Modern Love Mumbai review: Amazon Prime series will make you fall in love with the city again

Six love stories. Six odes to Mumbai. Modern Love, the wildly popular NYT column that was filmed as a series set in New York, now has a Mumbai version, the city that is in many ways the soul sister of NYC—in its ability to absorb the millions that keep pouring in, adding to those already there, straining at the boom. Where do you go, except the ocean, for a little air, some flirting, a much-needed respite from the daily struggle? And to stories that offer hope.

Not for nothing, as the cliché goes, Mumbai is the most cosmopolitan of all Indian cities. Even as parochialism creeps in, it extends its generous arms to migrants from all over the country who submit to its chaotic embrace, because it gives them a chance to be something they are not, perhaps to dream, and a way to fulfill them.

A shy, just-off-boat guy goes for a morning run and fantasizes about an older woman (Sarika) during the day, even as he piles up rejection letters after rejection letters in search of that elusive job. Newsflash, so does she. Manzu (Pratik Gandhi) is in the closet to ward off marriage proposals from his concerned people: Will his ailing grandmother (Tanuja) set him free to enjoy his one true love? The unexpected connection between a content-to-be-in-Thane boy and a searching-for-the-right-town girl (Masaba Gupta) plays out in swirls of conversations (Richard Linklater much?) about caring for the environment and tasty missal: is it a curiosity, or will they be able to stick to it? A possessive mother (Yeo Yann Yann) of Chinese descent sticks to her traditions and her son (Meiyang Chang) while fending off a ‘vegetarian daayan’ (Wamiqa Gabbi). An articulate young woman from Cashmere (Fatima Sana Shaikh) learns the joy of being free as she navigates the insurmountable distance between Mumbai’s cavernous jhuggis and chic high-rises. And a many married couple (Arshad Warsi and Chitrangda Singh), he a permanent ‘late-late’, she a grumbling mother buried under the demands of ‘pati’ and ‘bachcha’, tries to find her writer’s mojo – the delightful Warsi giving off shades of an Amol Palekar character in a Basu Bhattacharya set-in-Bombay movie, that director who was making modern romantic classics at the time in a city that used to be.

I have a friend who laughs at me every time I tell her that Mumbai is the one and only ‘mahanagar’ (metropolis) that India has. In my head, I tell her to be quiet and let me enjoy the electric, salt-laden air of this city that never sleeps. Do these stories fit the city in which they are set? Mumbai is hard to follow. Did I fall into the same awe-inspiring affection while watching this series? Maybe not quite, no. Because in a few segments the tropics have not been refreshed enough, despite the attempt to give the plots new settings. And some stretch the central conceit a little too long, tagged by cozy philosophical endnotes with bumper stickers.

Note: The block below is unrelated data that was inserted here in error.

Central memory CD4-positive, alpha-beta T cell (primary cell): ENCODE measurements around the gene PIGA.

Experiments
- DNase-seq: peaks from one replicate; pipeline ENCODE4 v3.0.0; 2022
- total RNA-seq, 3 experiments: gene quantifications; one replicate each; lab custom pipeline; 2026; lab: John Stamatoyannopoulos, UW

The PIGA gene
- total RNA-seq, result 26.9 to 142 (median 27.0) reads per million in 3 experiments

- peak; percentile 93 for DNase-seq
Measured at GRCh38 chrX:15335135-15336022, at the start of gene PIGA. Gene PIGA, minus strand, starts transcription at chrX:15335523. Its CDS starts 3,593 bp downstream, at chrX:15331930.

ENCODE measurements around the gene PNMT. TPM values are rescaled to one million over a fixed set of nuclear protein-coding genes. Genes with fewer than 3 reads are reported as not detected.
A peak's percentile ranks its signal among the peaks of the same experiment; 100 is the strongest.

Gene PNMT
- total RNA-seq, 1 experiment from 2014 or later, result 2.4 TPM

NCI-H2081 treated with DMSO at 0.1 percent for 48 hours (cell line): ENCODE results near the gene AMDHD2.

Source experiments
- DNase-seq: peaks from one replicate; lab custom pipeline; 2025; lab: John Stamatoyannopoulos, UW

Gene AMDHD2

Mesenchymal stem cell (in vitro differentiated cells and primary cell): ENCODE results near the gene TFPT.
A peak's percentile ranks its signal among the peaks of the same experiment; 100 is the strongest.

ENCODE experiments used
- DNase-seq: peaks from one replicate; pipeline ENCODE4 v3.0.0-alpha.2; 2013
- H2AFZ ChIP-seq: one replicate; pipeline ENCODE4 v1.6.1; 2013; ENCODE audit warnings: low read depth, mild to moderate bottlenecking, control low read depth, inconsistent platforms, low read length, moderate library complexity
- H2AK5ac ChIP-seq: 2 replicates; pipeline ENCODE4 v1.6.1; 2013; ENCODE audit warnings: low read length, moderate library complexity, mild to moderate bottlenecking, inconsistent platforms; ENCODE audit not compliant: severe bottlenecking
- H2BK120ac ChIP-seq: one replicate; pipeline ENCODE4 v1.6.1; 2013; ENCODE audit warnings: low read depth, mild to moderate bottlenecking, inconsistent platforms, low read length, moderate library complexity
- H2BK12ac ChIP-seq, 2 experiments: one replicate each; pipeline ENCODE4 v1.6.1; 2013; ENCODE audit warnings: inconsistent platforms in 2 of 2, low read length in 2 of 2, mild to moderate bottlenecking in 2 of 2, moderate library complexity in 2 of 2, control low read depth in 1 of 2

Yet every story has something unique to Mumbai: claiming the Sea Link in a modest vehicle that’s not allowed on it, a ride around town on a local train (if you haven’t done one, you’ve lived it, even if you crushed to the other side emerges), the inner workings of a Bollywood music studio, bellicose film directors accosted by hopeful singers displaying their wares in urinals (yes, a real urban legend). And a few have elements we may not have encountered before: a Sardar (Naseeruddin Shah) who understands Chinese (Cantonese?) and universal human emotions, for example.

And overall, ‘Modern Love Mumbai’, produced by Pritish Nandy Communications, does what it wants, despite a hiccup here and there. It gives us some characters that we come to like along the way: Fatima Sana Shaikh starts off ultra-enthusiastic and is so extravagant you’ll want to tell her to calm down, but then she settles in with her lively, physical performance. The real-life chef Ranveer Brar, who has long turned each of his YouTube cooking episodes into an act, is not yet an actor, but makes up for it by his on-screen presence, even though the most excellent Pratik Gandhi will have to. . learn how to really enjoy a meaty ‘nihari’ before we believe he can. Then there’s the artists we’re programmed to like: it’s great to see actors like Tanuja and Sarika getting something real to do.

And when you see that couple finally getting a moment to themselves on Marine Drive and creating their own privacy in most of the public areas, you will fall in love with Mumbai all over again.

Modern Love Mumbai Cast: Sarika, Tanuja, Pratok Gandhi, Masaba Gupta, Fatima Sana, Shaikh, Meiyang Chang, Arshad Warsi, Wamiqa Gabbi, Chitrangda Singh
Modern Love Mumbai Director: Six segments, directed by Alankrita Srivastava, Dhruv Sehgal, Shonali Bose, Hansal Mehta, Vishal Bhardwaj, Nupur Ashthana

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